Monday, 20 July 2015

 Scythe and  Cider festival at Wakehurst Place – Kew Gardens 19th July

It was a shame I was double booked as I missed out on the Saturday.

Well, I gave Amy Leake a bowl lathe not so long ago and I suggested that it may be an idea to number them, that way you can see how your own skill is developing – especially if you have the will to ask others to pass comment. This is not always a comfortable thing to do. I was so pleased that she showed me her first seven (No. 6 missing – presumed lost). Needless to say she has shown far more potential than I had at this stage.

These Morris dancers were reminiscent of Lammas which is next weekend at The Western Lawns Eastbourne. Some of this group live in Turners Hill not too far away (how woody is that?).
I managed to solve a mystery – why do they black their faces? – goose grease and soot protected their identities and saved then from punishment for begging by dancing on the borders, presumably Sussex borders.

Mike Church was of course our man on the trugs. He is an artist, a very young artist. It will be interesting to see how and in what direction he many extend and develop his skills.


James Pumphrey our man at Wakehurst demonstrating bowls, talking to Richard Bingham another trug man – plenty of them in this part of the world.


Nancy Bertenshaw doing a cordage workshop for the public.
I really take my hat off to our members who unselfishly give up their time just to inform and guide the public in this craft.

Nick Bertenshaw discussing Amy’s bowl making skills


Richard Bingham (host of Herstmoncaux Ball).
Another, or perhaps I should comment another wise trug maker from Sussex. He does do weekend courses with the Sussex group, I still have my treasured trug I made with him.
His cataract op must ham gone well. If you ever though smaller is easier think again!


Well the scything went well and gave an additional dimension to the weekend. A few friendly faces including Jim McVittie from Wimpole.

Drove past this guy on the way home on the M25 – is it a Meschershmitt?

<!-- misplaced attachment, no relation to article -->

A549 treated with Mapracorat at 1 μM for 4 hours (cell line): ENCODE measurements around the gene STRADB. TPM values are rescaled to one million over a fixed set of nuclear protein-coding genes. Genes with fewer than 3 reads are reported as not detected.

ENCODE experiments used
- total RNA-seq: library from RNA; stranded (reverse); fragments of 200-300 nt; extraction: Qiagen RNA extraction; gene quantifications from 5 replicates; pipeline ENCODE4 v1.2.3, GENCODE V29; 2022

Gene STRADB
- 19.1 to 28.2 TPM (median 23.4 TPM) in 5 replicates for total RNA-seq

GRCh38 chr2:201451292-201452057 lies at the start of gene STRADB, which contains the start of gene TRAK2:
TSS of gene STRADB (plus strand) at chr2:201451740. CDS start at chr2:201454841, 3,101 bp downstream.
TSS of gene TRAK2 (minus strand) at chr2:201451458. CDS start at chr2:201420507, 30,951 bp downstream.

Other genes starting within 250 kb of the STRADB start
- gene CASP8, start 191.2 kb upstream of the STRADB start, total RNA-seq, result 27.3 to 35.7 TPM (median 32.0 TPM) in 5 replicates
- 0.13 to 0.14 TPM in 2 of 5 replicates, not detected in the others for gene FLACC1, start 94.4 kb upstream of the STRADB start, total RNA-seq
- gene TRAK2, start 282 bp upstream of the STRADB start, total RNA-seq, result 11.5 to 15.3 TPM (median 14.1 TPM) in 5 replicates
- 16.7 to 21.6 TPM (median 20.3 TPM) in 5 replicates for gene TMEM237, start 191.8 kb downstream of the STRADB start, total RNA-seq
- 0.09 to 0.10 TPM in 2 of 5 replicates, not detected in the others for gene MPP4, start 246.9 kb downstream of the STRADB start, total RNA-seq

I had a great day – the organisation on the ground was great, thanks for the local wood guys! Look forward to another event next year.
Music in Wanstead Park East London 18th July

This event is held at the park at the end of my road. Its run by the local community. It has a great atmosphere; great choice of music, many of the young musicians were from my old local school.

The locals really get organised - gazebos  and picnics.

Our wood turning stand - Chairman on left - John Brotherton and our events organiser John Houghton on the right.

Sunday, 12 July 2015

Coopers Wood Keston Kent 11/12th July at the Invitation of our hosts Graham Aslett and Terry Jones

Graham has been building his grand toy room for some time and this masterpiece is no exception.

A bark peeler for posts etc. Bit like a freehand planer.

The blades are set up a bit like a spokeshave, the disc is not flat but angled – this may help with its structural integrity.  The blades only protrude 10 thou. I am guessing that much more would make hand feeding and control impossible.

On the way I suggested to Graham about ignition, of course it works on compression, a few turns of the hand crank and its away all 7 horses!

Here Graham is trimming a very dry Oak fence post with total ease – brilliant.

Straight from Machine Mart (where I am going ASAP) a sump pump that will do anything £35. Graham was fuelling his tractor with it.

This site when occupied is packed with great kit this cast iron kettle (bit like a Samovar) providing hot water all day.

Terry Jones with a German style bark gathering basket.
He was making this when I saw him last year

This one was for me!

Graham's Canadian mosquito trap – it works but only for very fat heavy ones! a bit gin -esk?